Facebook has taken down a network of 54 Facebook accounts, 50 pages and four Instagram accounts that were affiliated with former Trump associate and convicted felon Roger Stone for violating the platform’s policy for “coordinated inauthentic behavior” with actions dating back to the 2016 elections and its aftermath.
These accounts — linked to Roger Stone and his associates — posed as residents of Florida, posted and commented on their own content attempting to make it appear more popular than it was, Facebook said in a blog post.
Many of the removed pages were linked to the neo-nazi hate group, Proud Boys, which suggests that Stone and his associates may have worked with the group.
The pages and accounts posted about and amplified the Democratic Party’s hacked internal emails released by Wikileaks ahead of the 2016 U.S. elections, local Florida politics and Roger Stone’s trial.
Facebook’s head of security policy, Nathaniel Gleicher, told the Washington Post that action against the accounts was driven by numerous violations of Facebook’s policy against “coordinated inauthentic behavior,” not for the political views they expressed.
The company noted that the full scope of Stone’s network was identified following the recent public release of search warrants used by special counsel Robert Mueller.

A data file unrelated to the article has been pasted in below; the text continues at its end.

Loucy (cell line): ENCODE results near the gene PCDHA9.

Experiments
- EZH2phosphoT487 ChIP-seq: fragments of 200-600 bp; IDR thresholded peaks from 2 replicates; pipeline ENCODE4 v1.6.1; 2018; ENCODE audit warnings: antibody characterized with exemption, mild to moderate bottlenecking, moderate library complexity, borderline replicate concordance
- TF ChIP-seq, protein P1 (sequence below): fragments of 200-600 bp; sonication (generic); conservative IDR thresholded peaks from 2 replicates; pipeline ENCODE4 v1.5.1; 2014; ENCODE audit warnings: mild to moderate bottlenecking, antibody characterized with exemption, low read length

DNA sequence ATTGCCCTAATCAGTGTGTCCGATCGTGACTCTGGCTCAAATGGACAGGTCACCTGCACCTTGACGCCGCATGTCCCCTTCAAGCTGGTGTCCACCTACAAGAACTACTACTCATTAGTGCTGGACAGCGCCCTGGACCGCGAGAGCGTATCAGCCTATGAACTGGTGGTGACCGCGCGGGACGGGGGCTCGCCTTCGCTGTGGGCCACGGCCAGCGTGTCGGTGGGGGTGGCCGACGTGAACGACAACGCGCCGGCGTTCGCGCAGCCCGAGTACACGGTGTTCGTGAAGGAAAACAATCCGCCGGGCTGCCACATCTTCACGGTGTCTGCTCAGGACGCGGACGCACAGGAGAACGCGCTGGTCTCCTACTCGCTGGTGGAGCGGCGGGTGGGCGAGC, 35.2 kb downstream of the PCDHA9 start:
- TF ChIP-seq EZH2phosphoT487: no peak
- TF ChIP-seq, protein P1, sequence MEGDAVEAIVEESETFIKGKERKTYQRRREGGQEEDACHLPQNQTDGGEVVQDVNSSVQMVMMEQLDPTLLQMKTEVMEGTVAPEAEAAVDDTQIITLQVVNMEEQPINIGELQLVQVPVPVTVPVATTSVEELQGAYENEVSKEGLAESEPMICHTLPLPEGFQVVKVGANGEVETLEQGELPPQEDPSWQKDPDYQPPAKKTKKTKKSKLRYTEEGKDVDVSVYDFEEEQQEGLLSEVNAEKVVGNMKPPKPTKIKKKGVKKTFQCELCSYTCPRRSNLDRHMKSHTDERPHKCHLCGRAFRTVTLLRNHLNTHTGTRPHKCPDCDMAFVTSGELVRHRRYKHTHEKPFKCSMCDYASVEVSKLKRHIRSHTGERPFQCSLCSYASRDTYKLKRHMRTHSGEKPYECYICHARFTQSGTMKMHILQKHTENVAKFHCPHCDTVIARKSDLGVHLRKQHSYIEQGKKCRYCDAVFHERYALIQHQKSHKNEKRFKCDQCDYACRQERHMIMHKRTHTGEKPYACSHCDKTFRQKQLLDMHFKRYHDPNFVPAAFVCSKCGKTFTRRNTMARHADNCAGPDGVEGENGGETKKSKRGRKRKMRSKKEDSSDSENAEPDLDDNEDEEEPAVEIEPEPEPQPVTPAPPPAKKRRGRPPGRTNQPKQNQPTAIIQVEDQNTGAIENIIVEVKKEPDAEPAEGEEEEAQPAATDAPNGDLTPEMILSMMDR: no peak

Research firm Graphika which also investigated Stone’s network found that it engaged in coordinated harassment of political opponents while trying to create the impression of significant online public support for Stone, including during his trial.
Apart from the accounts tied to Stone, Facebook removed three other foreign networks engaging in inauthentic behavior including one tied to the staff of Brazilian President Jair Bolsonaro.
“It is depressing to see that it took more than a year for them to come down, particularly because so many of us were sounding the alarm bell 12+ months ago,” Nina Jankowicz, Disinformation Fellow at policy thinktank Wilson Center said on Twitter. However, she added that she was encouraged by the development and hoped that “Facebook will increase the scale of this work as well as speed up response time.”
Earlier this year, a federal judge had sentenced Stone to 40 months in prison for lying to Congress and witness tampering?. Stone had worked for Trump’s campaign as an advisor but officially left the campaign in 2015. Stone was accused of working to obtain emails that were hacked by Russia from a Democratic National Committee (DNC) server and released through WikiLeaks.
Facebook’s action also included the takedown of 35 accounts, 14 Pages, 1 Group and 38 Instagram accounts, most of which were linked to employees of Bolsonaro and two of his sons. These networks posted about local news and events including domestic politics in Brazil and engaged in criticism of Bolsonaro’s political opposition. More recently they had posted about the coronavirus pandemic.
Report on inauthentic behavior tied to Roger Stone’s network (Graphika)